It is one of the most dissected moments in the life of the risen Jesus. On the same day His tomb was discovered empty, Jesus appears to two of His followers on the road to the village of Emmaus. Luke 24 recounts how Jesus appeared to them, feigning ignorance of the story of His own death and resurrection. We learn that one of the men was named Cleopas (perhaps because Luke interviewed him).

Jesus reveals to the pair how the Scripture they thought they knew weaves the story that leads to Jesus Himself. Yet, it’s not until they invite Him to stay the night that He breaks bread and then vanishes. This is the moment that has come under 20 centuries of scrutiny. Why did the breaking of bread open their eyes to who Jesus was? I find commentary on this point unsatisfying. William MacDonald in the “Believer’s Bible Commentary:”

The frugal meal became a sacrament, and the home became a House of God. That’s what Christ does wherever He goes. They who entertain Him will be well entertained. The two had opened to Him their home, and now He opens their eyes (Daily Notes of the Scripture Union).

As He broke the bread and passed it to them, they knew Him for the first time. Had they seen the print of the nails in His hands? We only know that their eyes had been miraculously opened to recognize Him. As soon as this happened, He vanished.

Here is Darrell Bock in the NIV Application Commentary:

Furthermore, it is no accident that Jesus is revealed as he sits having table fellowship with the two disciples. The table was the place for fellowship in the ancient world. Here family and friends gathered to share time with each other. Luke has underscored the importance of meal scenes throughout his Gospel.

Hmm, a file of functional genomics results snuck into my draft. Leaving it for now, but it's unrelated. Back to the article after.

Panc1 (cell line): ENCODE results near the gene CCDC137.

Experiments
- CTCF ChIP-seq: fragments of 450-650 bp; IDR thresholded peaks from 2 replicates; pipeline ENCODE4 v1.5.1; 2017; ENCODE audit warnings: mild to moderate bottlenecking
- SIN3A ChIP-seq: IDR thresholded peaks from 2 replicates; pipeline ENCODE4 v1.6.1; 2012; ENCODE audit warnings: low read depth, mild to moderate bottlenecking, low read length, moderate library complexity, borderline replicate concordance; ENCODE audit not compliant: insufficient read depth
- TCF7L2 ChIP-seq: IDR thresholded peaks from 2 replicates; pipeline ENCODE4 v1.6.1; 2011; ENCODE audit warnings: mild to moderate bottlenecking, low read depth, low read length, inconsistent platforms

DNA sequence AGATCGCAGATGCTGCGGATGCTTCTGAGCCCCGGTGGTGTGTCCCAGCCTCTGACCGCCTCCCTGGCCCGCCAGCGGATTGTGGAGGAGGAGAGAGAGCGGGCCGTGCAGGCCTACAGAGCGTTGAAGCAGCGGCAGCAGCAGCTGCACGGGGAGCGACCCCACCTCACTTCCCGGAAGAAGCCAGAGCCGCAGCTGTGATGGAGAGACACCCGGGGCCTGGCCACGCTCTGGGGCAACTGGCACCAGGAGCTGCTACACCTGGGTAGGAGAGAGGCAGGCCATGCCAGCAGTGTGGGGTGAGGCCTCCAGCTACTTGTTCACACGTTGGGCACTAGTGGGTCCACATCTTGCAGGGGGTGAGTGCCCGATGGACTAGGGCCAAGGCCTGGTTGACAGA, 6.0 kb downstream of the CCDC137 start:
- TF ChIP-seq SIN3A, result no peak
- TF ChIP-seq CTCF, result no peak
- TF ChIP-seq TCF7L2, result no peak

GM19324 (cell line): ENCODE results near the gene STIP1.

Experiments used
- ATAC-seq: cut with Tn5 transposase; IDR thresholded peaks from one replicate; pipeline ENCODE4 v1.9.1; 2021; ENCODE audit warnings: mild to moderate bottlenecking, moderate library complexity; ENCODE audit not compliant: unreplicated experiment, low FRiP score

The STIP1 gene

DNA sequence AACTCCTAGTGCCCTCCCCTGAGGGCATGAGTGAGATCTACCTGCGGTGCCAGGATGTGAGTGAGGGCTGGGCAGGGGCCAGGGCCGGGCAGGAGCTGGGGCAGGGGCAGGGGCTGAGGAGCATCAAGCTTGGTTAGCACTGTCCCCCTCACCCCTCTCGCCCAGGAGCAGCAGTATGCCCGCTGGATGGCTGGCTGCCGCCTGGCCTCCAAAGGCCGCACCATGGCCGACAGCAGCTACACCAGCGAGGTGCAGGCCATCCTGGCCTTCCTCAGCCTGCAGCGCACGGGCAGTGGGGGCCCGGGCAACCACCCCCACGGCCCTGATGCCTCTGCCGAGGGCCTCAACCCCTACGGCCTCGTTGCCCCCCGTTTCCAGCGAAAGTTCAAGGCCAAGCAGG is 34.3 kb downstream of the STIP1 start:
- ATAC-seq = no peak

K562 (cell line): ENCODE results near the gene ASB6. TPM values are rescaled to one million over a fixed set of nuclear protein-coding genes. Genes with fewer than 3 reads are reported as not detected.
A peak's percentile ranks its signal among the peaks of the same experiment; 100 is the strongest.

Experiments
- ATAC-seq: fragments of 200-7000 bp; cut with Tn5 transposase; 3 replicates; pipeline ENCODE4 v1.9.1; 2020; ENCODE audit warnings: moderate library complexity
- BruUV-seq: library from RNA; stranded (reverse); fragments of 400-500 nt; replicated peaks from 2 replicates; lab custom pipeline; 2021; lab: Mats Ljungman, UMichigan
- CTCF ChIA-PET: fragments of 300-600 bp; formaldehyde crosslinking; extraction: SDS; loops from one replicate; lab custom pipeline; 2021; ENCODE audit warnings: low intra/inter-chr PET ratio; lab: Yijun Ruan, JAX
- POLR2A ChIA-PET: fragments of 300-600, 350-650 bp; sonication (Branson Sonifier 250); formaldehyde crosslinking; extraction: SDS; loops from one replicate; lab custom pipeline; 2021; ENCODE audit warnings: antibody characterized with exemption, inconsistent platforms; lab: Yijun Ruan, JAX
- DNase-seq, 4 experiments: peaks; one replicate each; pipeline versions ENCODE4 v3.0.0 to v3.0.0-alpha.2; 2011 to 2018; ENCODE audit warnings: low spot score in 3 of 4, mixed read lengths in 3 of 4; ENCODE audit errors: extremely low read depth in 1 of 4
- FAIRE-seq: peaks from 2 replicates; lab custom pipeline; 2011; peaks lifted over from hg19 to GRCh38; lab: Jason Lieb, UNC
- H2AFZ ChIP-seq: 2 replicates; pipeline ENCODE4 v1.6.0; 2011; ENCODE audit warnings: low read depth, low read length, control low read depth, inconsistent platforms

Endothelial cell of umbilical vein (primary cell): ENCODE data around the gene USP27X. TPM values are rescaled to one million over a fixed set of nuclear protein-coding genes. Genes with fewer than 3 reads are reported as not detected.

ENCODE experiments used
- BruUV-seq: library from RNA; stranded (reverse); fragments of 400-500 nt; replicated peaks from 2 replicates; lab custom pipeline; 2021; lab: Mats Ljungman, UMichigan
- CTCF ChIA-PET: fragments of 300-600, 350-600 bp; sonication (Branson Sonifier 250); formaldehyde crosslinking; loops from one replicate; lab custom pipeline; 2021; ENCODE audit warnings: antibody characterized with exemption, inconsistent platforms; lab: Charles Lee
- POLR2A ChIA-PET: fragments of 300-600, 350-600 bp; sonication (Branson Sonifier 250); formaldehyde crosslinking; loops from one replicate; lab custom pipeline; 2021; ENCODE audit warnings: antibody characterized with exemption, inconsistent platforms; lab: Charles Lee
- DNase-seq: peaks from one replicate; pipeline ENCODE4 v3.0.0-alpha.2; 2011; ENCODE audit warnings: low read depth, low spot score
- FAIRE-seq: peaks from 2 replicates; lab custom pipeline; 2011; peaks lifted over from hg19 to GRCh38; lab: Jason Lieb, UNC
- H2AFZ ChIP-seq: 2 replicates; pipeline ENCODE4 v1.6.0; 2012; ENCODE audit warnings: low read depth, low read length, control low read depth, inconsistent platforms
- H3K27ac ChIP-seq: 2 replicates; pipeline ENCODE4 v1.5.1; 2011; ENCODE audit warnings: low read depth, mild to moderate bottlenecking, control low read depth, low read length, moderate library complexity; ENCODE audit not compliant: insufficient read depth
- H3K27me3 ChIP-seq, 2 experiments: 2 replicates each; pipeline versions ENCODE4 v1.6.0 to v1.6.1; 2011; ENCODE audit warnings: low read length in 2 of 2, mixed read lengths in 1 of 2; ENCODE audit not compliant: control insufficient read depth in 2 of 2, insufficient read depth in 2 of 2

This is not to say either take is wrong. But I believe something much bigger is represented here: communion, in two senses of the word. While Cleopas and his companion were not at the Last Supper, they very likely were aware of the scene in John 6 where many followers deserted Jesus after He said that to be one with Him, they must “eat His flesh and drink His blood.” In that moment with Jesus, perhaps the meaning became clear.

Secondly, the pair quickly head back to Jerusalem to be in communion with other believers; that is, in community. It is when we are in a church body, remembering what Jesus did for us, that we most easily recognize Him. Just as Jesus walked with the two followers on the Road to Emmaus, so are we to walk closely with Him through our lives. With Resurrection Sunday just a week behind us, it is good to remember that being in a church community is certainly one gift God gives us to keep walking close to Him.

Pastor Jerry Bader

This post is adapted from the message “The Burning Heart” delivered by Pastor Jerry at Samaritan’s Heart Mission church on April 7, 2004

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